Touched With Fire
Manic-depressive Illness and the Artistic TemperamentBook - 1993
The anguished, volatile intensity we associate with the artistic temperament, often described as "a fine madness," has been thought of as a defining aspect of much artistic genius. Now, Kay Jamison's brilliant work, based on years of studies as a clinical psychologist and prominent researcher in mood disorders, reveals that many artists who were subject to alternatingly exultant and then melancholic moods were, in fact, engaged in a lifelong struggle with manic-depressive illness. Drawing on extraordinary recent advances in genetics, neuroscience, and psychopharmacology, Jamison presents the now incontrovertible proof of the biological foundations of this frequently misunderstood disease, and applies what is known about the illness, and its closely related temperaments, to the lives of some of the world's greatest artists - Byron, van Gogh, Shelley, Poe, Melville, Schumann, Coleridge, Virginia Woolf, Burns, and many others. Byron's life, discussed in considerable detail, is used as a particularly fascinating example of the complex interaction among heredity, mood, temperament, and poetic work. Jamison reviews the substantial, rapidly accumulating, and remarkably consistent findings from biographic and scientific studies that demonstrate a markedly increased rate of severe mood disorders and suicide in artists, writers, and composers. She then discusses reasons why this link between mania, depression, and artistic creativity might exist. Manic-depressive illness, a surprisingly common disease, is genetically transmitted. For the first time, the extensive family histories of psychiatric illness and suicide in many writers, artists, and composers are presented. In some instances - for example, Tennyson and Byron - these psychiatric pedigrees are traced back more than 150 years. Jamison discusses the complex ethical and cultural consequences of recent research in genetics, especially as they apply to manic-depressive illness, a disease that almost certainly confers both individual and evolutionary advantage, but often kills and destroys as it does so. Psychiatric treatment of artists remains a fiercely controversial issue. Dr. Jamison discusses both the advantages and problems with current treatments, and advocates a humanistic, flexible, and yet firmly medical approach. However, she strongly cautions against simplistic attempts to cure this most human and tragic of all diseases at the expense of destroying the artistic personality.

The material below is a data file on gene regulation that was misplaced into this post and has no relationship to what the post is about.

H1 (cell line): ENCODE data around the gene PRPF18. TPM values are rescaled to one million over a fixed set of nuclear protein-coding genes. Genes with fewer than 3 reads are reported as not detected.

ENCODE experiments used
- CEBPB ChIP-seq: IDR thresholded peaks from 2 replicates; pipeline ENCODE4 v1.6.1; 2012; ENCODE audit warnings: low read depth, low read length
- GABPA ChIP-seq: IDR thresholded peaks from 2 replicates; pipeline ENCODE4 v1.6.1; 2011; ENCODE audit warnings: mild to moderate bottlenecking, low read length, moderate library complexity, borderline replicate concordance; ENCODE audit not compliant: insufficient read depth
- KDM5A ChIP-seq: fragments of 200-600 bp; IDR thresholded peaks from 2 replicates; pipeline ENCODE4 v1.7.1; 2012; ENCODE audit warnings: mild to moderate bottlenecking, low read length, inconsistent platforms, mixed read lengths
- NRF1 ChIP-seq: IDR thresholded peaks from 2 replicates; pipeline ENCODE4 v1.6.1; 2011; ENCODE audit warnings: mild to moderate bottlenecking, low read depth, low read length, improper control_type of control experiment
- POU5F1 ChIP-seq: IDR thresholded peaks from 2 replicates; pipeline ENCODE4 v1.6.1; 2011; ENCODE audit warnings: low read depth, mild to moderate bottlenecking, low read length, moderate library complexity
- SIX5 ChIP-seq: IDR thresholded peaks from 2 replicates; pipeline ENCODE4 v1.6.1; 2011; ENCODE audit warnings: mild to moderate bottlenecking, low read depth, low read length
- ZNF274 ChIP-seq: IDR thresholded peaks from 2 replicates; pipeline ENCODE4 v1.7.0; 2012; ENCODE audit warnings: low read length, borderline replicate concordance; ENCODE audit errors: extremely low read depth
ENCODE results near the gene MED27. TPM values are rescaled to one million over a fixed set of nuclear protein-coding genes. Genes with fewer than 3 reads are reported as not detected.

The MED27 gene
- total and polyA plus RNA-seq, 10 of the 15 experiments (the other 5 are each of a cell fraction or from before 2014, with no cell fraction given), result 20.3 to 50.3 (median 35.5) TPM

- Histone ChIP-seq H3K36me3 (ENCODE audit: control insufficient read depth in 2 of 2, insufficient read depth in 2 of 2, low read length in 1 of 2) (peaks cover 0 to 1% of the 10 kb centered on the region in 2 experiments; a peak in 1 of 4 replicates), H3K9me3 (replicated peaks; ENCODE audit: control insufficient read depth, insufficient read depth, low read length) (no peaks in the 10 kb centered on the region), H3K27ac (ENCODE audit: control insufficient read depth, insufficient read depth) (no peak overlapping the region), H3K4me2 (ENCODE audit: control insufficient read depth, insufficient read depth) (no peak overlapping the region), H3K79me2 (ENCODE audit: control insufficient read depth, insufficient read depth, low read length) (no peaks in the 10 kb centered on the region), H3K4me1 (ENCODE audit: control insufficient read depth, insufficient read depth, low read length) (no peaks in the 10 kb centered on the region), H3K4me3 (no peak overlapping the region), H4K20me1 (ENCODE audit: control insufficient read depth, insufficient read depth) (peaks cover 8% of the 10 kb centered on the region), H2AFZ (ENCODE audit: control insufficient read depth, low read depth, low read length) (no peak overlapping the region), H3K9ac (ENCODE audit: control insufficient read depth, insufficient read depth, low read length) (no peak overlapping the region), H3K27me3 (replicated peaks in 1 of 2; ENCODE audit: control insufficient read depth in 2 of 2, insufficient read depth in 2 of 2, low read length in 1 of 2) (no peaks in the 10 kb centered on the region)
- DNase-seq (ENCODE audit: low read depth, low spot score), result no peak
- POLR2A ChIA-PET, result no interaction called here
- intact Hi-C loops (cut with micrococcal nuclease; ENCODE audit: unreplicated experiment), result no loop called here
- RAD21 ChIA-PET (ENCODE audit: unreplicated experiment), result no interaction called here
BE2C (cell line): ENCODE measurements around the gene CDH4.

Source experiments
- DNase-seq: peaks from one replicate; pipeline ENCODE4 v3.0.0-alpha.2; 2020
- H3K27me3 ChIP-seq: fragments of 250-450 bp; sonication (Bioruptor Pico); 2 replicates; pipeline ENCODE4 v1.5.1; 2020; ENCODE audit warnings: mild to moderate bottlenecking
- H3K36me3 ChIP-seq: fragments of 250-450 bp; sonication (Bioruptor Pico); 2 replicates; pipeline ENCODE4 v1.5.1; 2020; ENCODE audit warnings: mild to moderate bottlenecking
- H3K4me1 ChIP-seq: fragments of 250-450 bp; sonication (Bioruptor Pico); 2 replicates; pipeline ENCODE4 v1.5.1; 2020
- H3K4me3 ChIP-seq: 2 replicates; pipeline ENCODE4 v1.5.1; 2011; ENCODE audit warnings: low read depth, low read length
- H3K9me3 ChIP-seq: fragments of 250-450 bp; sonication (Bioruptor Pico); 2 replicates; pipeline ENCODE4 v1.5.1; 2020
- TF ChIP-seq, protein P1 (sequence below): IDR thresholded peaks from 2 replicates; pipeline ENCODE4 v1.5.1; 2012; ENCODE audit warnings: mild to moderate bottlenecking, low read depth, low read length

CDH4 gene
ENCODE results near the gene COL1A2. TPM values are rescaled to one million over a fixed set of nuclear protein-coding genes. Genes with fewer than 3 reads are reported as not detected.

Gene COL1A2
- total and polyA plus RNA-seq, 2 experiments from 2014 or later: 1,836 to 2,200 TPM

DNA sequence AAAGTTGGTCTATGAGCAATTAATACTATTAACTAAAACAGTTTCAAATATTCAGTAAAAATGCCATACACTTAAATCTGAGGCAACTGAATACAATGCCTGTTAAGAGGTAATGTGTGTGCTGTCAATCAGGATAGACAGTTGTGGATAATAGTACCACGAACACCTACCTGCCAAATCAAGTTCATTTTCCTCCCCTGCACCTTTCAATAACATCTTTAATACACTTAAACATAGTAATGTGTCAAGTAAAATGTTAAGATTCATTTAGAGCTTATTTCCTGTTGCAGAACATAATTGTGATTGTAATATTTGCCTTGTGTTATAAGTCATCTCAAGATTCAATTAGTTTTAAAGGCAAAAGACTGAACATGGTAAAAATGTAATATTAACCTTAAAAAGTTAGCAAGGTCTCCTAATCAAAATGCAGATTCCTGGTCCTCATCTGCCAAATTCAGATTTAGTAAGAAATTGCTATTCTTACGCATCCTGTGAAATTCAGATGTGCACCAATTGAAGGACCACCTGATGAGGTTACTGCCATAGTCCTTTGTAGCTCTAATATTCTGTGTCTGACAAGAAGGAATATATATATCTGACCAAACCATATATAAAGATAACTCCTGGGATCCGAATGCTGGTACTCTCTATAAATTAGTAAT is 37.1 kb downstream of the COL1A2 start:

Publisher: New York : Free Press, 
Copyright Date: ©1993
Branch Call Number: 616.895 J246T 1993
Characteristics: xii, 370 pages : illustrations ; 25 cm
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